• How they are trained: After a solid socialization and obedience foundation has been established in a home setting, a guide dog begins training when they’re about 18 months old. Over the course of half a year, they are introduced to many environments, including busy urban areas. After that, they train with their owner for several weeks. Check out Guide Dogs of America for more info.

Service or Support Dogs

  • Top breeds: Labradors, Golden Retrievers and German Shepherds are common service dogs, however, many other breeds with the right characteristics will function well in this role too.
  • Who they help: Service dogs help individuals with a range of disabilities and medical conditions, including autism, seizures and diabetes.
  • What they do: Service dogs provide companionship to and assist disabled individuals with a variety of specific daily tasks to help them lead more independent, fulfilling lives. Some may even be trained to identify a medical emergency and alert responders.
  • How they are trained: A series of intensive obedience and socialization training sessions over the course of a year, including reward and correction enforcements, prepares service dogs for transition and training on specific tasks that meet a new owner’s needs. See 4 Paws for Ability for more information.

Therapy Dogs

  • Top breeds: German Shepherd, Labrador Retriever, Greyhound, Beagle, Rottweiler, Pomeranian, Saint Bernard and Poodle tend to be successful therapy dogs.
  • Who they help: Therapy dogs bring happiness, comfort and confidence to both young and old facing a range of challenging circumstances.
  • What they do: Through affectionate physical contact and their relaxing demeanor, therapy dogs might help a stroke victim recover in the hospital, calm anxiety of someone with PTSD, lift the spirits in a nursing home or visit schools to help students with learning disabilities.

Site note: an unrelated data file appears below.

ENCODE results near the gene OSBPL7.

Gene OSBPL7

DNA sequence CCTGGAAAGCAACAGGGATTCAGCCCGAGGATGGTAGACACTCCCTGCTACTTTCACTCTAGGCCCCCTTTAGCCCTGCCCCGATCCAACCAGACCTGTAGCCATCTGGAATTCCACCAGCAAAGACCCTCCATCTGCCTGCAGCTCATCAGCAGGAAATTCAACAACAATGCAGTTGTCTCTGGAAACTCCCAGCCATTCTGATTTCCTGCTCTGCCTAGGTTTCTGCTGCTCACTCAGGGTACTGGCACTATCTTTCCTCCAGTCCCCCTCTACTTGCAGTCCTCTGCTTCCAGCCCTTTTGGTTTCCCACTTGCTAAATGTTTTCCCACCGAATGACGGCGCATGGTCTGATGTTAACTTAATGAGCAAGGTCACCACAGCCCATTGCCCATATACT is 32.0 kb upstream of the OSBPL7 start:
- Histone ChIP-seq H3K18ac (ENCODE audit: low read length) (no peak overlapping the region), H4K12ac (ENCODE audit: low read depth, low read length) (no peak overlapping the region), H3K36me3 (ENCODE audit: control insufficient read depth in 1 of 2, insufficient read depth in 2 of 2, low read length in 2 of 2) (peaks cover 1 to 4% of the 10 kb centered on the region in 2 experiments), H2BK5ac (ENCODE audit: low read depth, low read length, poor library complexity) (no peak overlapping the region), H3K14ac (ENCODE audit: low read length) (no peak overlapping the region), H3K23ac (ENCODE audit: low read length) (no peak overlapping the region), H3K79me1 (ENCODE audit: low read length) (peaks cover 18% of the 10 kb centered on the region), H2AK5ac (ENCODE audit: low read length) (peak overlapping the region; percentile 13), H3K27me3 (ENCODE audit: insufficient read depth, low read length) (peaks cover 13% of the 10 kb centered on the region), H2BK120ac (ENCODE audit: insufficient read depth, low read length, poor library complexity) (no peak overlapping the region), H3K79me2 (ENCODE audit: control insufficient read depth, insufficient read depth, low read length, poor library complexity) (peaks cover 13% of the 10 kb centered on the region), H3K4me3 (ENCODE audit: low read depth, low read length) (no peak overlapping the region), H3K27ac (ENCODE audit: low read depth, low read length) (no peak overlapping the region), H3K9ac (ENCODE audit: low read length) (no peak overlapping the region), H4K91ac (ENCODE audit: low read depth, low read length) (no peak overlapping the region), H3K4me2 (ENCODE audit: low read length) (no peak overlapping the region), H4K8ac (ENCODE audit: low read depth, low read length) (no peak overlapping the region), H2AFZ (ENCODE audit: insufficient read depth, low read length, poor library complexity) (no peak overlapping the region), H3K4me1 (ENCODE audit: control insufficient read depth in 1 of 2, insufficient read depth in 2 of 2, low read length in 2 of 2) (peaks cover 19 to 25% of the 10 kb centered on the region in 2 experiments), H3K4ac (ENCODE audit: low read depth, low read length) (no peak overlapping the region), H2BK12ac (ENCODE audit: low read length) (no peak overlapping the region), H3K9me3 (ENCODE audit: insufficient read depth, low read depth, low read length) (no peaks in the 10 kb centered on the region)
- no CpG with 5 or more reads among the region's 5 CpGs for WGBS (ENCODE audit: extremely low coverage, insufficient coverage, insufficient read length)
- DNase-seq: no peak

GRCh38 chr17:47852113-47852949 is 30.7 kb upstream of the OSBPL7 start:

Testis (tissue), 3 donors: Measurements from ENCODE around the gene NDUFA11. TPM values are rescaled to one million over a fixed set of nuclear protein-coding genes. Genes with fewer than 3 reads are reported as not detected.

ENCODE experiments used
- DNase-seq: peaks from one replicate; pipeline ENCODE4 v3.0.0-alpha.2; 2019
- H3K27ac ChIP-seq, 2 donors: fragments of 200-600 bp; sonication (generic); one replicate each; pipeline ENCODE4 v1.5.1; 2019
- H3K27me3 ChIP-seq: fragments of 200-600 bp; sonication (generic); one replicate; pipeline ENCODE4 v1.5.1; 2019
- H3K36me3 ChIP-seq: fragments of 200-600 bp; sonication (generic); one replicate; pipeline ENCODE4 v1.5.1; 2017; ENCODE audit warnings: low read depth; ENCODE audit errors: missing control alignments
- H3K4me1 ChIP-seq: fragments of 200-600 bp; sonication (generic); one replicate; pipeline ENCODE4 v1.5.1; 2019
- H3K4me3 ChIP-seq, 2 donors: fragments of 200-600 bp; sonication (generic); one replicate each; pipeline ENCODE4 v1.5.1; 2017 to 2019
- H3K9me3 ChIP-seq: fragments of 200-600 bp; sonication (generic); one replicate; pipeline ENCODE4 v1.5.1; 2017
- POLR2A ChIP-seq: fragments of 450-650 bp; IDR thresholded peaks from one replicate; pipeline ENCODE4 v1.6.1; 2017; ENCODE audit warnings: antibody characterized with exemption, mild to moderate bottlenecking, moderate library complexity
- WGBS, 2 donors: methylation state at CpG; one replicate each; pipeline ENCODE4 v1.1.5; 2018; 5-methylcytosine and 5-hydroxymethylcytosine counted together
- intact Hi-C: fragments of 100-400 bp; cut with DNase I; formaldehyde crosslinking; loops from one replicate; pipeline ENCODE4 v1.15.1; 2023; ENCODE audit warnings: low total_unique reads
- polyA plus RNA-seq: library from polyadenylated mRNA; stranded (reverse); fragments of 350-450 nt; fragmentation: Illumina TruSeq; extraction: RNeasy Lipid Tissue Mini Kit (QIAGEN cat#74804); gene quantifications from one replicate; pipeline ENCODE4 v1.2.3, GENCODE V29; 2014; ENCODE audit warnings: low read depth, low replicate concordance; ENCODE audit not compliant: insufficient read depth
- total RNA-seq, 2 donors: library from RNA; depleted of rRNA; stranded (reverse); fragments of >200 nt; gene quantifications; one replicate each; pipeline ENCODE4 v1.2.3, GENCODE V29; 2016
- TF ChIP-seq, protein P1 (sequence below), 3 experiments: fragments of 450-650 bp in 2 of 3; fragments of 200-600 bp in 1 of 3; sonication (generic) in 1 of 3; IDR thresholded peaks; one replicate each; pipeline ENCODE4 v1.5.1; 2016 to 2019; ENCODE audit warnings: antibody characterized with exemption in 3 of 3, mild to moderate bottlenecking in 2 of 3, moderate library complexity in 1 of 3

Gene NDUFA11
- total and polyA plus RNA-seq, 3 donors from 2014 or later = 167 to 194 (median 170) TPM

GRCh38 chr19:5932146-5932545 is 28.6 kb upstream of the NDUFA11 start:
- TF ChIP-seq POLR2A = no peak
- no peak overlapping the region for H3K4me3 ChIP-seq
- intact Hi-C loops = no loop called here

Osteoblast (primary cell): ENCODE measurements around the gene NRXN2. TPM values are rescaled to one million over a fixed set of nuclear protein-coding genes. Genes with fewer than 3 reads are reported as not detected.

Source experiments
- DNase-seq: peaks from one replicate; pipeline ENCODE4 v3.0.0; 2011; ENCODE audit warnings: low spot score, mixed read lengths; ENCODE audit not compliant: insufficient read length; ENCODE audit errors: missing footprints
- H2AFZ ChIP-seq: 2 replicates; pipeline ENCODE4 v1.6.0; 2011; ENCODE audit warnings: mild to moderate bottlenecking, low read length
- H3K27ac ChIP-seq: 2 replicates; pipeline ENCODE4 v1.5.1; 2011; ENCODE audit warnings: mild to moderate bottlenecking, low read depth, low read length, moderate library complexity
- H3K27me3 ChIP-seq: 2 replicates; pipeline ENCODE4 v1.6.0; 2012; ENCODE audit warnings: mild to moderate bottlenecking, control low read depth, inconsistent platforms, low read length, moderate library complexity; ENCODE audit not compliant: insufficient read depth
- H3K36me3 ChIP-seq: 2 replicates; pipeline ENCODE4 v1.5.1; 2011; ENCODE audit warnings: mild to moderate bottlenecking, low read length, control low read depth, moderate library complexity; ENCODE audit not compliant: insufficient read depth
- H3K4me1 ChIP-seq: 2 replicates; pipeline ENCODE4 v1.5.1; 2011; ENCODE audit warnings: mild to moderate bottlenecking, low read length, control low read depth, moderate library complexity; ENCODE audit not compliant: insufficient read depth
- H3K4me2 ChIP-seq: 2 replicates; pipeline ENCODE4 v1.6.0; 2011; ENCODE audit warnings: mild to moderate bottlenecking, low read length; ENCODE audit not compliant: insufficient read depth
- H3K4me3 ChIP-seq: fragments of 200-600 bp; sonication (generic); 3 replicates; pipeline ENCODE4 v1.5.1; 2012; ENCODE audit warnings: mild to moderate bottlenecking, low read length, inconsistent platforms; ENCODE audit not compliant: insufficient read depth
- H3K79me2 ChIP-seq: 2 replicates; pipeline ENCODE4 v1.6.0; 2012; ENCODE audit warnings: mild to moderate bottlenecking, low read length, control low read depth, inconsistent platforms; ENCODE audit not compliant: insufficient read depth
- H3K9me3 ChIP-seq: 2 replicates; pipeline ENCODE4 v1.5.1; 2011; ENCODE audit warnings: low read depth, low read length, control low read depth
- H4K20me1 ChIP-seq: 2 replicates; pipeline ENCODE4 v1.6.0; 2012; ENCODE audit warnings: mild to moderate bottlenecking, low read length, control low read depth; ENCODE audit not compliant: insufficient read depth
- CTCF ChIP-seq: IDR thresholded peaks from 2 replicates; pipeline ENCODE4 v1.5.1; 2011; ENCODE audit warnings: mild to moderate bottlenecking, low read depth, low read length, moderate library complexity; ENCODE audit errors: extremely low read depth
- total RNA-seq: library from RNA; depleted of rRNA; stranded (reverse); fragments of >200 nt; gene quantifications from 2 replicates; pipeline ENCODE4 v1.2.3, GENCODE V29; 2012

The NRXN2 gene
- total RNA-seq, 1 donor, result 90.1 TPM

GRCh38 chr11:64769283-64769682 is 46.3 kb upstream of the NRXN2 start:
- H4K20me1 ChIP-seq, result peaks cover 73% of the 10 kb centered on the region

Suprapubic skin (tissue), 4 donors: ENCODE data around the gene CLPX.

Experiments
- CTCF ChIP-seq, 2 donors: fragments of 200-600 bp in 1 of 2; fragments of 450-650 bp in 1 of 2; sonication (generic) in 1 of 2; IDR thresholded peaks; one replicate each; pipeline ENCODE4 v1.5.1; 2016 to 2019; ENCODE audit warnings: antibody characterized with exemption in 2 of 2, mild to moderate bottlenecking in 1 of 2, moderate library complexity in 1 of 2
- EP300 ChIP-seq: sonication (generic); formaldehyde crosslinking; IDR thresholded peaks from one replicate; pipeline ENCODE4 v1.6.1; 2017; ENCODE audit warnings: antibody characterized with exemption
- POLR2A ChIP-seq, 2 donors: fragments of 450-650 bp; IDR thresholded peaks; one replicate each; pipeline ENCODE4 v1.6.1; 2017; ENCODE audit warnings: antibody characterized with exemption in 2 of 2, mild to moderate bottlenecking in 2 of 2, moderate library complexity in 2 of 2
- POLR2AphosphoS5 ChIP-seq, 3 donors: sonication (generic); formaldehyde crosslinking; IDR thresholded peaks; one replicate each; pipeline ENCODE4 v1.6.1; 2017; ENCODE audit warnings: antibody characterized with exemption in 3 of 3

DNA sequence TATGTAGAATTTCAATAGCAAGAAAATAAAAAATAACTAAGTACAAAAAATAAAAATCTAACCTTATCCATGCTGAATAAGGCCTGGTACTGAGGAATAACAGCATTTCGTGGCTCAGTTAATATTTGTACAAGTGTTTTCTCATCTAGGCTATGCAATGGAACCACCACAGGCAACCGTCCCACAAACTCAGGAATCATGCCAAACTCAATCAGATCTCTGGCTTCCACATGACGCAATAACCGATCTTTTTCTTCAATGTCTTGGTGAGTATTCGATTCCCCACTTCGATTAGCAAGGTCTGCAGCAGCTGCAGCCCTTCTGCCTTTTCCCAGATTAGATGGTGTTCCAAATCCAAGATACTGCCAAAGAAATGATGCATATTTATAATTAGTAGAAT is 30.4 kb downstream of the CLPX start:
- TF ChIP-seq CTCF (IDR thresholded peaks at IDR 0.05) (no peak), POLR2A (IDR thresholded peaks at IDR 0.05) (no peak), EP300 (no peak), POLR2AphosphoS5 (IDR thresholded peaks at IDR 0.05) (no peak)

• How they are trained: Socialization and obedience play a large role, as handlers train therapy dogs to be extremely comfortable around strangers, in unfamiliar places and with being pet or held. Check out Angel on a Leash for more information about therapy dogs.

comments

  1. Dacota

    I have 3 dogs that are soooooooooooooooooooooooooooooo so so cute

  2. Jared romang

    I have a dog that is soooooooooooso cute and gives kisses and rubs up against you ✌

  3. enimsaj_sederap

    I have a puppy named Stacie and is SOOOOO cute and adorable. She makes me so happy

  4. Ted

    DOGS RULE. DOGS RULE. DOGS RULE

  5. Cole Hoffman

    I love dogs i have one named slick he was given to me when Ossie my chocolate Labrador died

  6. Cole hoffman

    I think Dogs are also helpful Because I have one named slick and he comforted me whenever i was sick

  7. laylowlover

    i think dogs are very helpful ive seen dogs help ppl walk take there pills or shots check blood sugar there nice to have just in chance you need help with something i think to be honest an there so cute and lovable lbs

  8. leah_love101

    amazing

  9. Travis

    I noticed something about the quiz on today’s show it shouldn’t be a quiz it should be a survey because people could mean to get the wrong answer and say that to them it right but it’s actually wrong

  10. Katie12303

    I love dogs, but who is the author?

  11. Kevin

    dooggsss oooppp

  12. savanna

    I have 3 dogs 2 are pets one is a seeing eye dog for my mom she is a golden retriver

  13. savanah

    that so sweet

    • jennifer

      I agree with you! I love dogs because they can help to people in many ways and they are good for kids to play with.

  14. Tyler

    Dogs are cool I have 3 dogs

    • cat rooler

      awesome i have 2 dogs but 5 cats